I was going through some email from last week and found a note from a reader about coverage of the one-year anniversary of the death of the Turkish-Armenian journalist Hrant Dink, who was killed after he challenged Turkey’s official teachings on the early 20th-century mass killings — or genocide — of Armenians.
Do you want to read a story that strives to ignore the religion angle of an international event? Check out the crucial part of the Associated Press report, as it appeared in the Boston Globe:
Hrant Dink, who was the editor of the minority Agos newspaper, was shot outside his office allegedly by a hardline nationalist teenager. His killing led to international condemnation and debate within Turkey about free speech. A murder trial … is taking place behind closed doors because the alleged gunman is a minor. A total of 19 suspects are on trial. …
Hrant Dink had sought to encourage reconciliation between Turkey and Armenia, but several years before his death he was prosecuted under Turkish law for describing the early 20th-century mass killings of Armenians as genocide.
Historians estimate up to 1.5 million Armenians were killed by Ottoman Turks around the time of World War I, an event widely viewed by genocide scholars as the first genocide of the 20th century. Turkey, however, denies the deaths constituted genocide, saying that the toll has been inflated and that those killed were victims of civil war and unrest.
Turkey’s top politicians, including the prime minister, have vowed a thorough investigation into Dink’s killing. An Istanbul court is looking into allegations of official negligence or even collusion, but lawyers for Dink’s family have said the investigation is flawed.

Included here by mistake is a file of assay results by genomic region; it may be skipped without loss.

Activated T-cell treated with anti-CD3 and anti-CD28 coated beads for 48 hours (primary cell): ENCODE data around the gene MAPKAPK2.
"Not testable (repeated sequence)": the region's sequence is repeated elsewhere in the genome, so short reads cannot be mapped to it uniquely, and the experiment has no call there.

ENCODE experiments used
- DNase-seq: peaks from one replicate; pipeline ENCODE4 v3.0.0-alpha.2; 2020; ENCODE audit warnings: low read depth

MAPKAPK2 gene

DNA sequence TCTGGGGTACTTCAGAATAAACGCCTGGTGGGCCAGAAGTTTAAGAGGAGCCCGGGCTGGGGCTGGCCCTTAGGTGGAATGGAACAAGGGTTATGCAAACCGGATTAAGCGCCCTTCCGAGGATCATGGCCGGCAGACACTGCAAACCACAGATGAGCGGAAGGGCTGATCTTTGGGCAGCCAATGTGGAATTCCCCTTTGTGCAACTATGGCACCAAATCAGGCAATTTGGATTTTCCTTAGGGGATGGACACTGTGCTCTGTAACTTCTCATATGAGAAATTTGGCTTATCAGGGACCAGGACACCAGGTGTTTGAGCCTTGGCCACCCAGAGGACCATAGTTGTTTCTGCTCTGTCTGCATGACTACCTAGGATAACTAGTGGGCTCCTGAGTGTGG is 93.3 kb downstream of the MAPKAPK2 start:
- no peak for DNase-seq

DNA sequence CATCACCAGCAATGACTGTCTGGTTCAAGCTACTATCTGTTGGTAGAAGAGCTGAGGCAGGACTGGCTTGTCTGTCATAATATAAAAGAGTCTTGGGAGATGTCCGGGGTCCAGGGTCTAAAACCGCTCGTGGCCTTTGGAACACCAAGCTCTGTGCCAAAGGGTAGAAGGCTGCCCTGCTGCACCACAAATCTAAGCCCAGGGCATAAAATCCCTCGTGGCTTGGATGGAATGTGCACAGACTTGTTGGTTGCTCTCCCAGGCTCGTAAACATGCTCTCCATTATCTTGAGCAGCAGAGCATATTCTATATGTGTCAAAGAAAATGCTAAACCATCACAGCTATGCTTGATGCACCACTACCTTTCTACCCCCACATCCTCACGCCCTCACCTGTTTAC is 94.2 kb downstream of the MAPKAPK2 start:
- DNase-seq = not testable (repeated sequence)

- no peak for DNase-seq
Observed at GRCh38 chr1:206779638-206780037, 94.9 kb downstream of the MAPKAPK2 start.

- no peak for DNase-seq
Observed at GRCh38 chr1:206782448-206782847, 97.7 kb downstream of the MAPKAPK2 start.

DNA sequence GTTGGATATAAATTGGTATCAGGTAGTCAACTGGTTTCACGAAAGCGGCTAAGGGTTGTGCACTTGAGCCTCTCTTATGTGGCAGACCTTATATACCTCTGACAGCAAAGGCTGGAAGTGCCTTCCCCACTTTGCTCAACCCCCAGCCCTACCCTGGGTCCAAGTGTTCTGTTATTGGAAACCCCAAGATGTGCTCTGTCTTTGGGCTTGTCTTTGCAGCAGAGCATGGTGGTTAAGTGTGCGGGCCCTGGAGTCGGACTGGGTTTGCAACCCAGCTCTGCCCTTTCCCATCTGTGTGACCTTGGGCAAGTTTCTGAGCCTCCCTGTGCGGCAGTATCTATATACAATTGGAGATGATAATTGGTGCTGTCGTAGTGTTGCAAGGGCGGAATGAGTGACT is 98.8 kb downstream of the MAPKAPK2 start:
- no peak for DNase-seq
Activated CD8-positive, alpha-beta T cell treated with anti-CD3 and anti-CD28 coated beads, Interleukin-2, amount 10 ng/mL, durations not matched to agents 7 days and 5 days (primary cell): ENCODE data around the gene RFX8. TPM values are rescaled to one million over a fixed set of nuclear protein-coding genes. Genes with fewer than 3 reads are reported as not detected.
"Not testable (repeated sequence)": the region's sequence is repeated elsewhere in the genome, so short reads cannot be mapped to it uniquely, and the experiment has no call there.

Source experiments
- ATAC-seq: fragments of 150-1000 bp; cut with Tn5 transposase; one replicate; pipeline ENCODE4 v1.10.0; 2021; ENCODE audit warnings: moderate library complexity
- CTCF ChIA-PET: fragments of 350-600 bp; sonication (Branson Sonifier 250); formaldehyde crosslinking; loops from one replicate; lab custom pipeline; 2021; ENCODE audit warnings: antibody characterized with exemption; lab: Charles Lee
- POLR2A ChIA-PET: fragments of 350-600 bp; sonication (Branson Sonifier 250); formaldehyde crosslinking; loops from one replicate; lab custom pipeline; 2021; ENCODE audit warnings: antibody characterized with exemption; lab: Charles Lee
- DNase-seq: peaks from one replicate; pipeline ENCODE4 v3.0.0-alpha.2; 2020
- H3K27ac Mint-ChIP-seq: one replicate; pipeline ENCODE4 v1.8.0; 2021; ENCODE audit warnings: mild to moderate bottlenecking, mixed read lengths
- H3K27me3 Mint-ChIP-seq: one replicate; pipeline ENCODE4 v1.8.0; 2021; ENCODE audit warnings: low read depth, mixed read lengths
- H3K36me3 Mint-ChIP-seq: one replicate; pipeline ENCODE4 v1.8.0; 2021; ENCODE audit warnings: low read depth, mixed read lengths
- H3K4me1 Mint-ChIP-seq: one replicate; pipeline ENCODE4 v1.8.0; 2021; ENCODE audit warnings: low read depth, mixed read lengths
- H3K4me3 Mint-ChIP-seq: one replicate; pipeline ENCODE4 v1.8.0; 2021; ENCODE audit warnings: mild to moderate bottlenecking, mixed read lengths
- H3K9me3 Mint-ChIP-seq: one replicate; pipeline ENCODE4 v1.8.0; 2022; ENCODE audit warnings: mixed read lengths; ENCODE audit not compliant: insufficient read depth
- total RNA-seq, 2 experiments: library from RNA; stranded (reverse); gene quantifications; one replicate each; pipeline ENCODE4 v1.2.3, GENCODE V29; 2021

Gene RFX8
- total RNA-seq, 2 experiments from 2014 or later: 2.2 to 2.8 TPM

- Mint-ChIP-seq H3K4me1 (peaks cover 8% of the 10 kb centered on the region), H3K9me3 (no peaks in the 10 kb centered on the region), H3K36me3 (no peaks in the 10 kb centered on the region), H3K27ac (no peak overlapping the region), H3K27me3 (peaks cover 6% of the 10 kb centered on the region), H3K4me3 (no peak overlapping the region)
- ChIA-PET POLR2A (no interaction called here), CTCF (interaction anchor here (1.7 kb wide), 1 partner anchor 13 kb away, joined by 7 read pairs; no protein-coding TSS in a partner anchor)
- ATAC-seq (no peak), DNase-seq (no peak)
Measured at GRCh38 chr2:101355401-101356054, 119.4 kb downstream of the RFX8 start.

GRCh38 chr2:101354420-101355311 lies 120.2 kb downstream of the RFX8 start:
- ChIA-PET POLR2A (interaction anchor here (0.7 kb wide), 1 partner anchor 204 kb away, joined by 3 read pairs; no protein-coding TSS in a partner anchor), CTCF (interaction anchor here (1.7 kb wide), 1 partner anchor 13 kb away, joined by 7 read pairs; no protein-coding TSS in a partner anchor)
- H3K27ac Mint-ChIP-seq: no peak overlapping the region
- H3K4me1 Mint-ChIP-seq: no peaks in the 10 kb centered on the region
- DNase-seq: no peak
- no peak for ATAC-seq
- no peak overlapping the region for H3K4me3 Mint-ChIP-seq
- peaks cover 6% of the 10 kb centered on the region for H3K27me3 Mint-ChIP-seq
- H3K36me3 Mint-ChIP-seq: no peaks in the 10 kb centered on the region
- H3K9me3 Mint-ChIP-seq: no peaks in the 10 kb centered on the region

That’s most of the story. Notice anything missing in that?
Now flash back one year to the International Herald Tribune report about the Dink funeral. This passage appears right after the lede:
The Armenian patriarch, Mesrob II, spoke out during Dink’s funeral service against curbs on freedom of expression and urged an expansion of the potentially thawing relations between Armenia and Turkey that have become evident since the slaying.
“It is unacceptable to judge and imprison someone because of his thoughts, let alone to kill him,” Mesrob said during the hourlong service at the Holy Mother of God Armenian Patriarchal Church. “It is mystical that his funeral turned into an occasion where Armenian and Turkish officials gathered together.”
More than 600 people squeezed into the 175-year-old church, and hundreds more followed the service from loudspeakers in the side rooms, while still more waited in the nearby alleys of the diversified neighborhood. Inside, white flowers in the shape of a cross lay on Dink’s coffin, as three close friends stood on each side holding candles tied with black ribbons.
Now, it is true that funerals take place inside churches — as a rule. Of course, Turkey is not your usual place, with its rigid attempts to maintain its unique status as a “secular Muslim” country.